Our culture is more concerned with not offending our enemies today. We have a culture, if somebody attacks us, a growing percentage of our country wants to ask, “What did we do to cause this? It’s our fault.” Somehow they’ve been told and they’ve bought into the notion that America is hated deservedly. So this Spanish stuff that you see in this ad, this is just an outgrowth of America thinking it’s guilty of being so big and such a superpower that we have to reach out, we have to be nice to the people that we’ve oppressed or made angry. ~Rush Limbaugh

Via David Sessions

What struck me when I read Limbaugh’s statement was not his remark about American culture being “under assault from within.” After all, this is more or less what Lowry and Ponnuru claimed about Obama seven months ago when they attempted to describe his “assault on American identity. What interested me was the way that Limbaugh immediately took a Spanish-language ad during a football game and turned it into a symbol of criticizing U.S. hegemony in the world. When you and I hear about this ad, we might have one of a number of reactions. I would dismiss it as typical corporate promotion of the cult of diversity, but for Limbaugh it was a product of a “blame America first” mentality and somehow related to arguments about blowback. The ad was instantly symbol of something insidious for Limbaugh, as if it were part of Obama’s “apology tour” that Limbaugh and people like him have invented out of thin air. Implicit in the connection Limbaugh made is that “our enemies” are everywhere and are even now among us (perhaps on the New York Jets’ starting roster!), and that the main problem in America is that there are too many people unwilling to resist them. This is the usual foolish alarmism that we are all used to by now, and it is tempting to point and laugh and then move on.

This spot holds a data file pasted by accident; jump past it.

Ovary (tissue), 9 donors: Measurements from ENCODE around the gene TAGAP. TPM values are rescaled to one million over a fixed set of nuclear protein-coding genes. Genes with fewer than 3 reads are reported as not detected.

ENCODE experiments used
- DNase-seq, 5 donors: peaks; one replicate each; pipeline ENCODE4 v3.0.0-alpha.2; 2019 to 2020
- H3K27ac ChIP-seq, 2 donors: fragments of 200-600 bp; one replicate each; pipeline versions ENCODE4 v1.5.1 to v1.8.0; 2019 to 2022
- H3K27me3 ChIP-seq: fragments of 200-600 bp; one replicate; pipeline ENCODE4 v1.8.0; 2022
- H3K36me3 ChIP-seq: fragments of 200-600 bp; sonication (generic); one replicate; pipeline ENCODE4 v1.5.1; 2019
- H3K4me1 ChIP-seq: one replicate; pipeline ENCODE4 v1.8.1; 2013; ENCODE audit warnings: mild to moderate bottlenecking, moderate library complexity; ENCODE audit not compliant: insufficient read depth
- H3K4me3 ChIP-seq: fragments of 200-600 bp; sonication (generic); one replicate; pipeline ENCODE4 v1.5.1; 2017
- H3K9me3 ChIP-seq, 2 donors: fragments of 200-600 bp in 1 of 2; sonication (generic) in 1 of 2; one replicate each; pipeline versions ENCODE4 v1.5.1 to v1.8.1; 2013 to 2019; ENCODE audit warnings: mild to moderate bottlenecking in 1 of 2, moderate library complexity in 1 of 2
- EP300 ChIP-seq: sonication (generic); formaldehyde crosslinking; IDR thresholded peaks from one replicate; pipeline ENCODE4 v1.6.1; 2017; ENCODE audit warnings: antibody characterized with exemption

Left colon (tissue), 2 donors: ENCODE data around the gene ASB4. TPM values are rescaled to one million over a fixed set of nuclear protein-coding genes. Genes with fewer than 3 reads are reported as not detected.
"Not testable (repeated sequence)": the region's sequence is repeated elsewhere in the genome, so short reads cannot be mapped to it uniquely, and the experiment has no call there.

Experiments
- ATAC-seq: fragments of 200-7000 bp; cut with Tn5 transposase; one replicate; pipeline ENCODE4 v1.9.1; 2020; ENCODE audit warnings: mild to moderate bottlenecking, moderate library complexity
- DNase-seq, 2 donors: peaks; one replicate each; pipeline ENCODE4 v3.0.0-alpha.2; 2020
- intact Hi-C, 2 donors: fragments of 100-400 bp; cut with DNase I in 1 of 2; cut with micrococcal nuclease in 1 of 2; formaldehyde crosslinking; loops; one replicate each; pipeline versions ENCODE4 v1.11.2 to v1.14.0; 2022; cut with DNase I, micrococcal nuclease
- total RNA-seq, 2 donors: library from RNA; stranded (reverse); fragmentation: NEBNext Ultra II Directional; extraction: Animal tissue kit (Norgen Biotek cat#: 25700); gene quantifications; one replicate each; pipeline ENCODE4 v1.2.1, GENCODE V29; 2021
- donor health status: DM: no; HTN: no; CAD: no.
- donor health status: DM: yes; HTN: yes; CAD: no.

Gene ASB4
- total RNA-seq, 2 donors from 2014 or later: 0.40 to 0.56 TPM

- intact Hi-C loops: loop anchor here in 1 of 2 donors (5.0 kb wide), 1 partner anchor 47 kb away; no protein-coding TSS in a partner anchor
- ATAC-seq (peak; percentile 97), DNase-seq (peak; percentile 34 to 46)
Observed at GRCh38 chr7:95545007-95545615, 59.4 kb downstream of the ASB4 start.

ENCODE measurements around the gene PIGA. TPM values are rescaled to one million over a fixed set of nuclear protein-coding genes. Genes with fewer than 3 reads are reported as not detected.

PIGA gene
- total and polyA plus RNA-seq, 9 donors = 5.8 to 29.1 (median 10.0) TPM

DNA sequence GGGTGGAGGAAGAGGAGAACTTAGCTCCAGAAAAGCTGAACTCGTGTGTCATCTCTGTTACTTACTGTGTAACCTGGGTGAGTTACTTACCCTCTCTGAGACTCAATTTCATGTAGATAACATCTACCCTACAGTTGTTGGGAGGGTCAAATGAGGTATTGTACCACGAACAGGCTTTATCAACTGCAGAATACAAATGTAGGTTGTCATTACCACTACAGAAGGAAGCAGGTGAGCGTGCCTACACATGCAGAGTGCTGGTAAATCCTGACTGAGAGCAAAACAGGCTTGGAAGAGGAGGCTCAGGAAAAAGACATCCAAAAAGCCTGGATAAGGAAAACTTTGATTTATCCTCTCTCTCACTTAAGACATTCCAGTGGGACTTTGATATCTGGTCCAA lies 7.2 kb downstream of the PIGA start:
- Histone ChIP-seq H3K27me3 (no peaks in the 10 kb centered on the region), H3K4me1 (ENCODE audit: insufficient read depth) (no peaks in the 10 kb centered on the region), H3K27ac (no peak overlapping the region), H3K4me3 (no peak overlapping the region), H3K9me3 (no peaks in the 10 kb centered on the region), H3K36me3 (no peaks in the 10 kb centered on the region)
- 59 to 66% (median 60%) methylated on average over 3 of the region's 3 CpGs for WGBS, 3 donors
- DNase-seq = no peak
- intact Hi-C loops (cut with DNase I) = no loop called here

Instead of dismissing the appeal to a “distinctive American culture” that Limbaugh makes, I want to make plain that believing that a distinctive American culture exists shouldn’t have to have anything to do with the Americanism and hegemonism Limbaugh is offering here. One of the things I find grimly amusing about Limbaugh’s invocation of a “distinctive American culture” is that he is an enthusiast for the global reach of both American power and American popular culture and commerce. All of these have contributed to the steady erosion of differences between American culture and cultures elsewhere, and they have hastened the homogenization of distinctive American regional and local cultures into a mass culture that is remarkable mostly for how little it stands out from the mass cultures of other countries. When Limbaugh talks about a “distinctive American culture,” all that he is really referring to is America’s superpower status and a certain brash, arrogant disdain for other nations. A random Spanish-language ad raises the alarm because it hints at a failure to show the proper disdain and an unwillingness to assert American preeminence. My guess is that Limbaugh’s reaction to the ad has almost nothing to do with questions of assimilation, immigration or culture, and has almost everything to do with a certain mindless sort of American self-congratulation that Limbaugh would applaud no matter what language was used to express it.

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